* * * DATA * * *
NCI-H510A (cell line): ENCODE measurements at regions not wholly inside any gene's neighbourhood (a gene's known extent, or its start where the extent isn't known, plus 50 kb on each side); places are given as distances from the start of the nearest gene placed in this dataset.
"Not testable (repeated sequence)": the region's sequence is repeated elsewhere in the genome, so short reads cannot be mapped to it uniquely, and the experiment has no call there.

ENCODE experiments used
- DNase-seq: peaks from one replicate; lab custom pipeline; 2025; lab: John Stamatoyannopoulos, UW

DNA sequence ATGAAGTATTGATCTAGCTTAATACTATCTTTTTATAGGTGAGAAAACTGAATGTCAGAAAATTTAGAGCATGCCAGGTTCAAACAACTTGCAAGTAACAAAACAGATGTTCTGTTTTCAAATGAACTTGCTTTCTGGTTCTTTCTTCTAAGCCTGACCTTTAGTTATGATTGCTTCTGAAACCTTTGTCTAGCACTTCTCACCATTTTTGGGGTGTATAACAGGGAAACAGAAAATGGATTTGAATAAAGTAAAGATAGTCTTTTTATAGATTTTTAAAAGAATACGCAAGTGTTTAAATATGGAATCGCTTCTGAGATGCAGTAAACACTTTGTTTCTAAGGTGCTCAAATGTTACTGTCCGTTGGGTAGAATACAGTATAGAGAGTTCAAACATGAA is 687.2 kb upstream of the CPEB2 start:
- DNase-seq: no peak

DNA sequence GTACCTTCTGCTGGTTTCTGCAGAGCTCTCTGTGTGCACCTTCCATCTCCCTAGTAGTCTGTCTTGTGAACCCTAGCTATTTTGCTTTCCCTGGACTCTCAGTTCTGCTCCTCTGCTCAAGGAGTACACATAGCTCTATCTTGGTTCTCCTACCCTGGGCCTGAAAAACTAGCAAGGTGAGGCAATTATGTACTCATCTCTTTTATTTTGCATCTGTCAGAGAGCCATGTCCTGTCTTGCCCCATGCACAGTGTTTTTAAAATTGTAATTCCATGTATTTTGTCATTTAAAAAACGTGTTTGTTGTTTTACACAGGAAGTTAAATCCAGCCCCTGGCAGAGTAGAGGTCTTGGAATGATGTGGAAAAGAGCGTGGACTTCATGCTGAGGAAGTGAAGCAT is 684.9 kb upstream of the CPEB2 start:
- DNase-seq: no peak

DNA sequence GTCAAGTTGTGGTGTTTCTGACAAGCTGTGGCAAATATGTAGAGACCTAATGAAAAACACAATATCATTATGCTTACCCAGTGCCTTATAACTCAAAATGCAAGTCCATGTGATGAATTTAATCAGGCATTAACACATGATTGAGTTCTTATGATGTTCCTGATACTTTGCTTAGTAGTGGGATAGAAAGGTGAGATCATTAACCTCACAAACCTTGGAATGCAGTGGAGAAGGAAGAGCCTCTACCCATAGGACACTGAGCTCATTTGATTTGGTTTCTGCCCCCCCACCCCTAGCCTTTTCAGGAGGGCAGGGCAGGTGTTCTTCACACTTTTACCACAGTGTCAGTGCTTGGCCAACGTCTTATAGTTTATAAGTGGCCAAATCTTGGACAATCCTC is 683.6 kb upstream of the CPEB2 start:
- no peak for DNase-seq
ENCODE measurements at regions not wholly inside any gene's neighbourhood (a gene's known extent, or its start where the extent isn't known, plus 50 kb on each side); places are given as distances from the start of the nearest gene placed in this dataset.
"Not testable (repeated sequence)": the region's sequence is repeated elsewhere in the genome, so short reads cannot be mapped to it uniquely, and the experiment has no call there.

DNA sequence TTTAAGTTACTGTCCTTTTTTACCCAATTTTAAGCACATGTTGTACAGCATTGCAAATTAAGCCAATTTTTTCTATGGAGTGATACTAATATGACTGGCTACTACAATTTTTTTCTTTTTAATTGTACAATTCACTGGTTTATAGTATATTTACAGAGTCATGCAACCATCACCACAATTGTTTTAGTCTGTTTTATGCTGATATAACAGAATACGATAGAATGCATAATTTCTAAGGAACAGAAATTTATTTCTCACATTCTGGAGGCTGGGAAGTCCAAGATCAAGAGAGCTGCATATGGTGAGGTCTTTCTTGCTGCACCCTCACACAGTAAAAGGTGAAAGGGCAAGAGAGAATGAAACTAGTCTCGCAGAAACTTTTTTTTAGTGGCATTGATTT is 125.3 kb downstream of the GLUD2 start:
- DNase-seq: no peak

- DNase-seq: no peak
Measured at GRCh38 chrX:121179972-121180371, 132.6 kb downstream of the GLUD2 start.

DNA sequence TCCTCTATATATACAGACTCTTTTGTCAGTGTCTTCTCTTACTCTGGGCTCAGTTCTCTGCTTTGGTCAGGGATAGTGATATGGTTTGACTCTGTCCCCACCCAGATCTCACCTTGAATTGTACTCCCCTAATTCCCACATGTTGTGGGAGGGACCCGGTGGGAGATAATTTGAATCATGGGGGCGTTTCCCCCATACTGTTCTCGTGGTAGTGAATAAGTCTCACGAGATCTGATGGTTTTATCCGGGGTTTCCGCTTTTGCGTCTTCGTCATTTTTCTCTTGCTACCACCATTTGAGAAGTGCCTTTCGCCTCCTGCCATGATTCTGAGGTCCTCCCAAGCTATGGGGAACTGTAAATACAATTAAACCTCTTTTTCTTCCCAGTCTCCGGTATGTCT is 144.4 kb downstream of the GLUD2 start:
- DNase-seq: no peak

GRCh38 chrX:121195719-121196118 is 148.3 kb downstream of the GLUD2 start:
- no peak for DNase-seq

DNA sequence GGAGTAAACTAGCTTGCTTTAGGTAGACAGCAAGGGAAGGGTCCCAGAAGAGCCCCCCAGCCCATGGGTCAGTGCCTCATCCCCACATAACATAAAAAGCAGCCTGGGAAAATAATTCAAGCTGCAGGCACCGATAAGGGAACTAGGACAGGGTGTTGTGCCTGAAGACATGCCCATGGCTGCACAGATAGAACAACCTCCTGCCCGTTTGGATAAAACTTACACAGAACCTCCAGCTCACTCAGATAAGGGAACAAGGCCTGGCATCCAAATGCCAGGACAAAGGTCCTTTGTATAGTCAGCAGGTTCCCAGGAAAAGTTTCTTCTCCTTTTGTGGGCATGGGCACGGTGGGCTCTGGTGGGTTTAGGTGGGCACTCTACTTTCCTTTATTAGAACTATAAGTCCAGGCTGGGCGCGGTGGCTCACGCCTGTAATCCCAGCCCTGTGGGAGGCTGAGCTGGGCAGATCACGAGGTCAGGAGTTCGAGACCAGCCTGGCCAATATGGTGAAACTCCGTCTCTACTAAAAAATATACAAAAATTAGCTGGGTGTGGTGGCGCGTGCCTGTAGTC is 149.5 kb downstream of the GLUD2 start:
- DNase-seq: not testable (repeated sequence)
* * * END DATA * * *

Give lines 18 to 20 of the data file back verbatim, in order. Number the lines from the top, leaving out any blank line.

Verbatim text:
- DNase-seq: no peak

GRCh38 chrX:121195719-121196118 is 148.3 kb downstream of the GLUD2 start:
- no peak for DNase-seq